Carson schools looking to possibly increase recess

A vacant swingset is seen here at Seeliger Elementary School Friday afternoon. Carson City parents want more recess time for their children.

A vacant swingset is seen here at Seeliger Elementary School Friday afternoon. Carson City parents want more recess time for their children.

Carson City parents aren’t playing around when it comes to their kids’ school recess.

Recently, at a Carson City School Board meeting, parents expressed their disapproval of the elementary schools only having two recesses, one 15 minute recess during the morning or afternoon and one at lunch.

All of the Carson City elementary schools, prior to 2000 had three recesses, one in the morning, at lunch and in the afternoon, but in 2002, all the elementary schools except for Fritsch switched to only two.

“In 2002, as we began to implement the Race to the Top program (in Carson City Schools) there was an observation that by reducing one recess time, we would gain additional instruction time in our schools,” said Carson City Superintendent Richard Stokes in an interview with Appeal. “With the wellness changes, we are interested in providing physical activities to students in the school day. We are now taking another look at how recess is used in the school district.”

Recently, with the addition of a new principal, the school administration at Fritsch switched its program to match the rest of the district’s programs. Parents voiced displeasure at the school board meeting in October, saying the decrease in school recesses for the elementary schools was not upholding the Nevada Legislature’s School Wellness Policies that were passed this year, which state schools must provide the opportunity for moderate to vigorous physical activity for at least 30 minutes during each regular school day

“We want to support our new principal because he thinks that he is doing the right thing,” Stokes said. “But it is a good conversation to have and we want to be sensitive to the members of our community and we believe in exploring this concept.”

Many of the parents at the school board meeting said the schools aren’t upholding this new policy because there isn’t enough recess time at lunch to make up for the missing 15 minutes of physical activity without the third recess.

“We want to encourage increasing the number of recesses because of the exercise and physical activity and that comes down to what’s best for our kids in our schools,” Carson City parent Angie Wolz said at the meeting. “Afternoon recess is beneficial to get some energy out and help the kids refocus so they can learn more. It will help them with their learning.”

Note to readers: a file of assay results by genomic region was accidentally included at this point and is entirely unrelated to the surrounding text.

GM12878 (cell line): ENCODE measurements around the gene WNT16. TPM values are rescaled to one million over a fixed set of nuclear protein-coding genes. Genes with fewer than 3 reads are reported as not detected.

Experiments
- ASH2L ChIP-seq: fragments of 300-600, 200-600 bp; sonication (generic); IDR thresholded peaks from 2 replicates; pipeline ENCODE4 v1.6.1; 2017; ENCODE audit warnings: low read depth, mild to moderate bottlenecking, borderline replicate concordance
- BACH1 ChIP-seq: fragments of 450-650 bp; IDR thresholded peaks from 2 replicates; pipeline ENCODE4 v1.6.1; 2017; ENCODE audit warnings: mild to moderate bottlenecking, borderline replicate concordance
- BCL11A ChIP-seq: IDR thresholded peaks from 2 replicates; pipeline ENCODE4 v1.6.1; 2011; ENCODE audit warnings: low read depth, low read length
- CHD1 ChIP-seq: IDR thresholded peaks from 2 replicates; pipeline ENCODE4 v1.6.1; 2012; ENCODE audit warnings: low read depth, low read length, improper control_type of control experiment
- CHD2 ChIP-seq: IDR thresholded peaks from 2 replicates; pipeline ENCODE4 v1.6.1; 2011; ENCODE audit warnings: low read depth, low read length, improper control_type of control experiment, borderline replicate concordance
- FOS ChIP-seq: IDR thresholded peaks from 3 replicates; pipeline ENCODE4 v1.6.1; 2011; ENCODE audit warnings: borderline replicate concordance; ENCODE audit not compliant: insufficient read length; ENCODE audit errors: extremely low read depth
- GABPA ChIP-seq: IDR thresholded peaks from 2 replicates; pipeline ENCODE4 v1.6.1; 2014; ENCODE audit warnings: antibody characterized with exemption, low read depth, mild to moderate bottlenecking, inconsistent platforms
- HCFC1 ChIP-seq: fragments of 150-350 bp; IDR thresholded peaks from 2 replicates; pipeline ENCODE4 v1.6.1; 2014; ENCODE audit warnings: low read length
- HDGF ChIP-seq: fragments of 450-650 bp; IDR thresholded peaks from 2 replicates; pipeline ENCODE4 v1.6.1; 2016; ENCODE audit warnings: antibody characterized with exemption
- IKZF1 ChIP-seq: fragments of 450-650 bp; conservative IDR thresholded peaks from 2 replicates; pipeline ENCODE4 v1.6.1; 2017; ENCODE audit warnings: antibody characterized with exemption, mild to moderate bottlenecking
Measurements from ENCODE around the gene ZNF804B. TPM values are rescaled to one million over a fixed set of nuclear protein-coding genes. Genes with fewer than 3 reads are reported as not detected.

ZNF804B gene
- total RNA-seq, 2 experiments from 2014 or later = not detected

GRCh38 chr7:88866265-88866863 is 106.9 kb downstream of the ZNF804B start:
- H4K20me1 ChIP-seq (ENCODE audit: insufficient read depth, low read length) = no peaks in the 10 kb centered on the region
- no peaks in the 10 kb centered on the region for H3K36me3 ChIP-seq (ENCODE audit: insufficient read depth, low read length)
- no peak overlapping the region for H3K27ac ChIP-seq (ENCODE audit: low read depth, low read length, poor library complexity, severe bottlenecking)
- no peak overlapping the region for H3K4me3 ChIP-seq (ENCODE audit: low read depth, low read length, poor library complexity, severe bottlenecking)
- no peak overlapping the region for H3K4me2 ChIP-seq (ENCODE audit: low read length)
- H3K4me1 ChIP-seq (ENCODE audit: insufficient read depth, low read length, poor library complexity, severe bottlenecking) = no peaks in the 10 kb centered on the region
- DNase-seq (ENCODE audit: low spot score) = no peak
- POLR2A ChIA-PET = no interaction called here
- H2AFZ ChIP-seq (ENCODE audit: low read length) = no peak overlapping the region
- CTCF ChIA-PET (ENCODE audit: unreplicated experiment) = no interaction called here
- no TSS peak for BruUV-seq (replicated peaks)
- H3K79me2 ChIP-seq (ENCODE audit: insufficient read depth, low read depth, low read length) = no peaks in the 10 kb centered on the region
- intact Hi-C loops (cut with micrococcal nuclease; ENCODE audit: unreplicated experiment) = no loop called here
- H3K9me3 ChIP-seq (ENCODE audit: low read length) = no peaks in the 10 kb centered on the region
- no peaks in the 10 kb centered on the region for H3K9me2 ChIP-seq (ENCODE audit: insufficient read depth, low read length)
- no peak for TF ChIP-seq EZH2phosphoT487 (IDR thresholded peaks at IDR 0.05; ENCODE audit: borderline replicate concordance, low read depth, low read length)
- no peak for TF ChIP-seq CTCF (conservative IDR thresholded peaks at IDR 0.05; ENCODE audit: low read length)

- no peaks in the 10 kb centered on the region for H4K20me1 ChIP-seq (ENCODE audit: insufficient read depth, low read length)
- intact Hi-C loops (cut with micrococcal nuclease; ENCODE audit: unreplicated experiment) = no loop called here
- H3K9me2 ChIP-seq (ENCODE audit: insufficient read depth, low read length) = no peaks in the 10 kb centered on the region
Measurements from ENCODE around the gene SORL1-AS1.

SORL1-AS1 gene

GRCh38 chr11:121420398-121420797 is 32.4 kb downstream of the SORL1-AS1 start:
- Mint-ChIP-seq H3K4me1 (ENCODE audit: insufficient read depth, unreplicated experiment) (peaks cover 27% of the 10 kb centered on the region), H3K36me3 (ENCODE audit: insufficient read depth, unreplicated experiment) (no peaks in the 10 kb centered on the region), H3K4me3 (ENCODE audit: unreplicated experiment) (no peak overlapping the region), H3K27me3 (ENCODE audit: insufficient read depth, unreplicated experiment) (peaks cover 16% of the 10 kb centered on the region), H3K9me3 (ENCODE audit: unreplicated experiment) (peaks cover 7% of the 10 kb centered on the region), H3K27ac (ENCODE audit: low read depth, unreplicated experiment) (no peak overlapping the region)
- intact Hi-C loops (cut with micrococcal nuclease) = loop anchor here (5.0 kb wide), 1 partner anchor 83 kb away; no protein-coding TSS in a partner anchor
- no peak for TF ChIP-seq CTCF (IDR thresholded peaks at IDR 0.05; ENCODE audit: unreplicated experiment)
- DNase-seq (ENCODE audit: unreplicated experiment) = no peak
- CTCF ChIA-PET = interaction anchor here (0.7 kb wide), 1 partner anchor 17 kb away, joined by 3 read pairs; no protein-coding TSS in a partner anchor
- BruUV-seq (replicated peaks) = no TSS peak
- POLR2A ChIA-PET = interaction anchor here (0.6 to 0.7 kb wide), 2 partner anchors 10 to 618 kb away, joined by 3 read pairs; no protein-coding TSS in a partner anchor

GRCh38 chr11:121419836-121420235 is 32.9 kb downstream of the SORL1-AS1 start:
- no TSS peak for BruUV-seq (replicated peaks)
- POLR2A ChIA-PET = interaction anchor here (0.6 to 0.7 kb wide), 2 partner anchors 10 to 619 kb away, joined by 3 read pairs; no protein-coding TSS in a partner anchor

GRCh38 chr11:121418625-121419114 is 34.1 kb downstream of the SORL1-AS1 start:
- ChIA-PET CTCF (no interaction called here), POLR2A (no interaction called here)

Some parents believed having the additional recesses would help give students the mental break they need from the day.

“I think these breaks are important,” said parent Sara Romeo. “I don’t have an overactive child, but she needs a break because she gets overwhelmed in school. Besides, the teachers need a break too since they are with the kids all day long. We need the breaks so that education and learning can be maximized.”

“My child and others are worth more than the minimum regulation of nutrition, learning, etc.,” added parent Sarah Billings.

In a study done by the U.S. Department of Health and Human Services Center for Disease Control and Prevention Division of Adolescent and School Health, it states “school boards, superintendents, principals, and teachers can feel confident that providing recess to students on a regular basis may benefit academic behaviors, while also facilitating social development and contributing to overall physical activity and its associated health benefits.”

Some educators, however, believed the additional recess time would impair teachers and students learning. Ruthlee Caloiaro, principal at Mark Twain Elementary said at the meeting the teachers have the discretion to utilize class time breaks and she believes teachers do use breaks when they find necessary.

“We all want what’s best for our kids,” Caloiaro said. “We want to allow educators and instructors the freedom so they aren’t bogged down with worrying about recess time when they are trying to have learning time. I don’t know if unstructured time is more important than learning in the classroom.”

Surrounding counties, like Douglas, have three set recesses for their elementary kids — one in the morning, one at lunch and one in the afternoon. Each recess in the morning and afternoon are about 15 minutes long and the lunch recess is about 10 minutes long.

“We have it like this because the policy calls for at least 30 minutes and it is good for the kids to move,” said Douglas County Superintendent Teri White. “We want to be compliant to wellness.”

The issue of recess will be continued at a later school board meeting, in which Stokes said the board can decide whether or not to implement the third recess, and at which schools to do so. For now, the board is waiting on the Carson City Wellness Council — a board composed of school administrators, parents and nutrition and health representatives — to meet to discuss what is more beneficial. The council meets on a monthly basis, so it’s likely the School Board won’t see the recess issue on the agenda for at least two months.


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